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Town of Berlin now leads local farmers market

BERLIN – The Berlin Farmers Market has cut its connection with the Berlin Chamber of Commerce and is now under the guidance of the Main Street Berlin program.

The move comes as discussion continues about a long-term strategy for the market and how it might relocate elsewhere in the town’s center.

"We … are looking forward now to a new partnership with the Main Street Berlin program, while maintaining the character and high quality of our downtown Berlin Farmers Market," said Paul Wood, owner of A & W Farms and a member of the local farmers market in a press release sent Monday, Nov. 5.

Main Street Berlin, managed by Berlin Economic & Community Development Director Michael Day, is in the middle of setting up an official advisory board for the market. This board will feature Day, Berlin Councilmember Lisa Hall, two market vendors, two representatives of the Berlin business community, two Berlin community members and a “market master” to act as the vendors’ leader.

The most immediate action Main Street Berlin will take is the appointment of a market master, a position that has been vacant for many months.

Olive Mawyer, former executive director of the Berlin Chamber of Commerce, had held the title, but no one has assumed the position since Aaren Collins took Mawyer’s chamber position in May.

Another town event has also been created: “Agriculture Heritage Weekend,” which will be coordinated by the farmers market and Main Street Berlin.

Additionally, there will likely be an annual presentation of the Berlin Farmers Market at a mayor and council meeting.

With the changing to new leadership, the Berlin Farmers Market will also undergo an update of its rules and regulations.

As the development of a long-term strategy for the market, Day could not give an estimate as to when any newly discussed items will be officially confirmed.

However, Day was able to confirm the Berlin Farmers Market will stay in the North Main Street lot until at least next season and new locations close to the town’s center will be discussed.

"I believe everyone at the meeting found that we have much to gain by working together and much to lose if we do not," Berlin Mayor Gee Williams said in the press release.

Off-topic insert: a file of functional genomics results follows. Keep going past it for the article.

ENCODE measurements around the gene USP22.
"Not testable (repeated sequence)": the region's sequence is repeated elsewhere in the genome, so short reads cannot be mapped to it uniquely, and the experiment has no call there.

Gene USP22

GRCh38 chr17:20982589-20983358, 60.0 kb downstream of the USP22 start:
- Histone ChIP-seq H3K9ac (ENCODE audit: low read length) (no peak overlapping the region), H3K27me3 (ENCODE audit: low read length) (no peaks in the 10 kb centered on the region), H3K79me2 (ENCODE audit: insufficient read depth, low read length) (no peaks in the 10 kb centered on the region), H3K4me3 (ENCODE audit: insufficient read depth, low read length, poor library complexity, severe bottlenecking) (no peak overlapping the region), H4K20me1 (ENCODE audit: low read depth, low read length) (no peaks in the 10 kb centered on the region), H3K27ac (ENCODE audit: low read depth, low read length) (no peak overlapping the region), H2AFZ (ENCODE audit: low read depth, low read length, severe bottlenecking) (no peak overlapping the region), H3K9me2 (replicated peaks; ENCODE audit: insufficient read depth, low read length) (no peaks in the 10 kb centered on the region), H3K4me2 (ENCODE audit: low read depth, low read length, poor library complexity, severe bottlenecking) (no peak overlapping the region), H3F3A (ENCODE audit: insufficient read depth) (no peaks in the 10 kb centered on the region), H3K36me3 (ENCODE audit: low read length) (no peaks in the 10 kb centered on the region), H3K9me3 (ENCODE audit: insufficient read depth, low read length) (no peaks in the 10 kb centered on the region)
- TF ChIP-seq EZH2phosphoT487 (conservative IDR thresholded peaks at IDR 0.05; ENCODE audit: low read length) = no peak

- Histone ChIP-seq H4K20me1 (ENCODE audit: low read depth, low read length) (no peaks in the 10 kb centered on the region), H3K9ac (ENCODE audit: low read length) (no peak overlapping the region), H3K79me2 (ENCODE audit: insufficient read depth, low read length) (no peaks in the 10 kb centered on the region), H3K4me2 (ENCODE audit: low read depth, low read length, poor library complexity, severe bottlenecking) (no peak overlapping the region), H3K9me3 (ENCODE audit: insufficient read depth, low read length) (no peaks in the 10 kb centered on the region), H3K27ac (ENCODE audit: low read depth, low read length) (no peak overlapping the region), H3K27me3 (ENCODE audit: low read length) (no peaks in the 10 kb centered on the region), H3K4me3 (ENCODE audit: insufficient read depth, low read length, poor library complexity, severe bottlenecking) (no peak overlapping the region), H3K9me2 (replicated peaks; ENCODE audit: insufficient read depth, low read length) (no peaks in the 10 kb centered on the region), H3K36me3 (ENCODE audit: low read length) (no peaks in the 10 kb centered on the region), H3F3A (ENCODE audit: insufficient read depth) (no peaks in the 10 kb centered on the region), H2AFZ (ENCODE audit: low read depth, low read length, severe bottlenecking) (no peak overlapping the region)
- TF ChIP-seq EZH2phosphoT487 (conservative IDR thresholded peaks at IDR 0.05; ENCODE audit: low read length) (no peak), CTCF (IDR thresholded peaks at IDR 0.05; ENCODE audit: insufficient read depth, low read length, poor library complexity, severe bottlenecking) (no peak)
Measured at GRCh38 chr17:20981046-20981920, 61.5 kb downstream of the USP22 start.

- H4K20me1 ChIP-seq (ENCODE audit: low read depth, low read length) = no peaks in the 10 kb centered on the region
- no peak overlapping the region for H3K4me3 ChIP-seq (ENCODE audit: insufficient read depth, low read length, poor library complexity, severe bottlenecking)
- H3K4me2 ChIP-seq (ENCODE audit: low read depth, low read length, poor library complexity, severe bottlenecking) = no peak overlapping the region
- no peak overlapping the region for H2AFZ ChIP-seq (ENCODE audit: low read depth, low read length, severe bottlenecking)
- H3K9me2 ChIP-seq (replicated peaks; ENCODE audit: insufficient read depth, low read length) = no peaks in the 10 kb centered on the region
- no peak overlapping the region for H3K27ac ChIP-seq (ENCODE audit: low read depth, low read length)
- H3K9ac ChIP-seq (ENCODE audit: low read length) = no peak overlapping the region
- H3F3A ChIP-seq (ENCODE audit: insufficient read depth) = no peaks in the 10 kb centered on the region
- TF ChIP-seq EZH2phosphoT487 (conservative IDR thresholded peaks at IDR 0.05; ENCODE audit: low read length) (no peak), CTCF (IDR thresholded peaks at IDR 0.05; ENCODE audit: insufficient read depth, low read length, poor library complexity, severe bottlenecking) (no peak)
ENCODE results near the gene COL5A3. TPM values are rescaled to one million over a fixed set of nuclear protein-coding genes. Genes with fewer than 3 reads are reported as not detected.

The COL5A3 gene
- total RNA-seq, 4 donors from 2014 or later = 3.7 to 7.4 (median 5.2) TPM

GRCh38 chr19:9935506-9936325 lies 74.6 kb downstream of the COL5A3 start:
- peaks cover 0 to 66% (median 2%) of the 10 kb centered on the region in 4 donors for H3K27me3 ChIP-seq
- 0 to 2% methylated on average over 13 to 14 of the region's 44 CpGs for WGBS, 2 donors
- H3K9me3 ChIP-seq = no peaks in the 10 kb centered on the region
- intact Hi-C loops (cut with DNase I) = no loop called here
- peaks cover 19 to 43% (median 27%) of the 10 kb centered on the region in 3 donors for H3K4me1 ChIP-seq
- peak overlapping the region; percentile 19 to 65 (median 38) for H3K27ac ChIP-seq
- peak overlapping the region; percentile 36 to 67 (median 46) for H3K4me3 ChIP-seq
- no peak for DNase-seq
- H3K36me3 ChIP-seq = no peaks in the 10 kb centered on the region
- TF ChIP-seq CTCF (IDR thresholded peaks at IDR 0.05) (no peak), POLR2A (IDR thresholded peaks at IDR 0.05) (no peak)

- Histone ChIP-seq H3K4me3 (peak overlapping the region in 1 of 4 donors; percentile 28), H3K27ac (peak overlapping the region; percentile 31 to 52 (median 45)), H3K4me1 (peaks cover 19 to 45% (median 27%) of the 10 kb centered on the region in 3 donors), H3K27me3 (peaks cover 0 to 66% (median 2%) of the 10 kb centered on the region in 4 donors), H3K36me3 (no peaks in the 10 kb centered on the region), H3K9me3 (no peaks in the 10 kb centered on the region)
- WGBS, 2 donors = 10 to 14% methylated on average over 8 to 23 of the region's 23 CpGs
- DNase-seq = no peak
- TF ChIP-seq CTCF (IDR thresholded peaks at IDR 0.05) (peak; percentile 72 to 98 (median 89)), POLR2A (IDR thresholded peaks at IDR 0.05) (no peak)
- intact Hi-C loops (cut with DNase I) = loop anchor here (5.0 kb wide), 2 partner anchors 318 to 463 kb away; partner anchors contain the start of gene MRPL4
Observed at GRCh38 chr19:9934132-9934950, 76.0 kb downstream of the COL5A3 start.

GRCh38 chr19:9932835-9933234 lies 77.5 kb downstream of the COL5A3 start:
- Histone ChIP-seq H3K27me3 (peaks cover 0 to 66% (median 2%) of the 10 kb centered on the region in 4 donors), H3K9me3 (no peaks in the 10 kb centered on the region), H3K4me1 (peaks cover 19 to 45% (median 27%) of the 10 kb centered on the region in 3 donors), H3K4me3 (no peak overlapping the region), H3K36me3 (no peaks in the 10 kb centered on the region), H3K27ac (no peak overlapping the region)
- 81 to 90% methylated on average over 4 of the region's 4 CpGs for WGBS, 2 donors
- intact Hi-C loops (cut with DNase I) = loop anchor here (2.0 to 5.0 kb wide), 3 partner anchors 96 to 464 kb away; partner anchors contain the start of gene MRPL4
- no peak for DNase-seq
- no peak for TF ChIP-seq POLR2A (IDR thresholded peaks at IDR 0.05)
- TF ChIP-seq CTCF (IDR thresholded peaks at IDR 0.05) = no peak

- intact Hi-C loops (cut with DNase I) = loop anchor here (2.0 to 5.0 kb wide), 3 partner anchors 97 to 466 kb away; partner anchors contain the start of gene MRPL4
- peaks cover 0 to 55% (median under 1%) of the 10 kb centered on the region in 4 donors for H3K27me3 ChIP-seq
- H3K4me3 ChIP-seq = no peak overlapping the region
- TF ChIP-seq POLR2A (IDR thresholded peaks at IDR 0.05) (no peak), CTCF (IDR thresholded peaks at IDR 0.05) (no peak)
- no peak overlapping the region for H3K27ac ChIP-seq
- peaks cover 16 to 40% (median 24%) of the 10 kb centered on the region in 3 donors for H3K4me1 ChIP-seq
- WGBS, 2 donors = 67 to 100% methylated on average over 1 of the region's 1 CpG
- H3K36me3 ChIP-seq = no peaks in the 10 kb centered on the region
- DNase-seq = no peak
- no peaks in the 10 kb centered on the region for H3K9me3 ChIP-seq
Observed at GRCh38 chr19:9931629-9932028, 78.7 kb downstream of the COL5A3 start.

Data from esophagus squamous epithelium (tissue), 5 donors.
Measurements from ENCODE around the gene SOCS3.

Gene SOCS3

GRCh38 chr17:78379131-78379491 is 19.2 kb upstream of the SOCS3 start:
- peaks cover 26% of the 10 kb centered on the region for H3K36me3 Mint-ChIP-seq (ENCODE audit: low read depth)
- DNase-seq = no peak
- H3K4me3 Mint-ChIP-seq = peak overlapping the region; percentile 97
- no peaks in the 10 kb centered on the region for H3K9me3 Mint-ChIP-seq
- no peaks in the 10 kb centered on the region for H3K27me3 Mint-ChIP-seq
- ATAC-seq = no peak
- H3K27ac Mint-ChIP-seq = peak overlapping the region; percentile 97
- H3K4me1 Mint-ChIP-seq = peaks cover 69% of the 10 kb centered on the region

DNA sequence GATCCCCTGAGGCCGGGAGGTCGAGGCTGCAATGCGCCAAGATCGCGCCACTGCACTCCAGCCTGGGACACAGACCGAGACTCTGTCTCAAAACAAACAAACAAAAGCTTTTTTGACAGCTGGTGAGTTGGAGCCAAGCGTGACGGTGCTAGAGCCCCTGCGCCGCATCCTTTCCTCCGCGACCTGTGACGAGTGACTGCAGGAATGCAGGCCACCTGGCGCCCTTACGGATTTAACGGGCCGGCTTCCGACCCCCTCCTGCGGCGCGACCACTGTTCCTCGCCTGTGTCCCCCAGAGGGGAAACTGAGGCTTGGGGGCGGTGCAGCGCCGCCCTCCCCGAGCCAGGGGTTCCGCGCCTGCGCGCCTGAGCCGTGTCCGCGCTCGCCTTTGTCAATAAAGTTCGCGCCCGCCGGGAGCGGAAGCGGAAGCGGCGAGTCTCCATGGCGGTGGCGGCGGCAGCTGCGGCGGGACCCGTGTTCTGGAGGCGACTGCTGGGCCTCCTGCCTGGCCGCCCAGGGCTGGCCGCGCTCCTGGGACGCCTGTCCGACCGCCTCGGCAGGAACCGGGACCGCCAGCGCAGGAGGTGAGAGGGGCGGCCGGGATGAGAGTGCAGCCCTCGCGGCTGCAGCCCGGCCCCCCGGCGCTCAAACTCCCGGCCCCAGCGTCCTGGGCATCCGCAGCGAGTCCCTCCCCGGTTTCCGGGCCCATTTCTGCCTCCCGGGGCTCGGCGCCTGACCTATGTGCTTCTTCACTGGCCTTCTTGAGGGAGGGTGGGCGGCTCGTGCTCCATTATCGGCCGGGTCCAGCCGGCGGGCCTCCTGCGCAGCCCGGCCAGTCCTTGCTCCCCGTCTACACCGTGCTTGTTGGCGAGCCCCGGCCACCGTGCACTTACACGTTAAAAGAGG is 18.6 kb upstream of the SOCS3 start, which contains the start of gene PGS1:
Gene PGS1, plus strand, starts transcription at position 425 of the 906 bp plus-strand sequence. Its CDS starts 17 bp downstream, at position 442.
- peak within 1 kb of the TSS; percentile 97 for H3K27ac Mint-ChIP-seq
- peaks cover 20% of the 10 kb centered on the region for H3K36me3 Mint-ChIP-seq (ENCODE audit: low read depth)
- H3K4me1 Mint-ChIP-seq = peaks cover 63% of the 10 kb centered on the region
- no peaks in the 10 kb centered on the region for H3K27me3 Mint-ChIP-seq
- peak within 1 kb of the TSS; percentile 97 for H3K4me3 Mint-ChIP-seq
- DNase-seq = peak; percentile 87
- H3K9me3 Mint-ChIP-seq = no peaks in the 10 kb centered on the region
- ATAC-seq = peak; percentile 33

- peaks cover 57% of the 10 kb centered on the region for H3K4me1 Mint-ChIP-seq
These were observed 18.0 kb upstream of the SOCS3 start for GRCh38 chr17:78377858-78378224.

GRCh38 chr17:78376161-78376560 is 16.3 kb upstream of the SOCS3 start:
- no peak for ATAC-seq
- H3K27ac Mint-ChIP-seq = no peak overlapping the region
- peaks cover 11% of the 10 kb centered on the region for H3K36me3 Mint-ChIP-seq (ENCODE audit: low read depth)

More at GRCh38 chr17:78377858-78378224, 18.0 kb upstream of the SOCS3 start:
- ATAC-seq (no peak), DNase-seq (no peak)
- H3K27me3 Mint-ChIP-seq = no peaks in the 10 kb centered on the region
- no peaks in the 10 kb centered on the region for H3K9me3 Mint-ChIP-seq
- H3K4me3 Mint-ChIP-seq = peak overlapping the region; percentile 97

Williams is referencing the mayor and council meeting on Oct. 22, when the removal of the farmers market from its traditional downtown parking lot off North Main Street was discussed.

Berlin officials cited a need for additional parking because consumers have been complaining to the town about a lack of parking availability, especially since a great influx of new businesses have brought much traffic to the downtown area.

As the farmers market can take up as many as 25 parking spaces on the town-owned lot, Berlin officials decided the best option was to move the market from the location it has occupied for the past 19 years.

The town offered Stephen Decatur Park and Dr. William Henry Park as new market locations, and asked the chamber to make the required formal request of moving the market.

Supporters of the Berlin Farmers Market filled the council chamber in protest of the relocation and to lambaste.

Many lambasted the chamber and town for not giving farmers any notice, while others argued that moving the market’s presence away from downtown would kill business.

Because of the strong protest – not one public comment was in favor of the move – the mayor and council decided to table the motion to move.

The day after the meeting, Williams sent a press release reminding the public it was originally the town’s request to move the market.

As town and market representatives plan the future of the Berlin Farmers Market, its members have expressed pleasure with the new direction.

"With 20 years of history and loyal customers here, I can say we are very pleased to be staying in downtown Berlin," Wood said.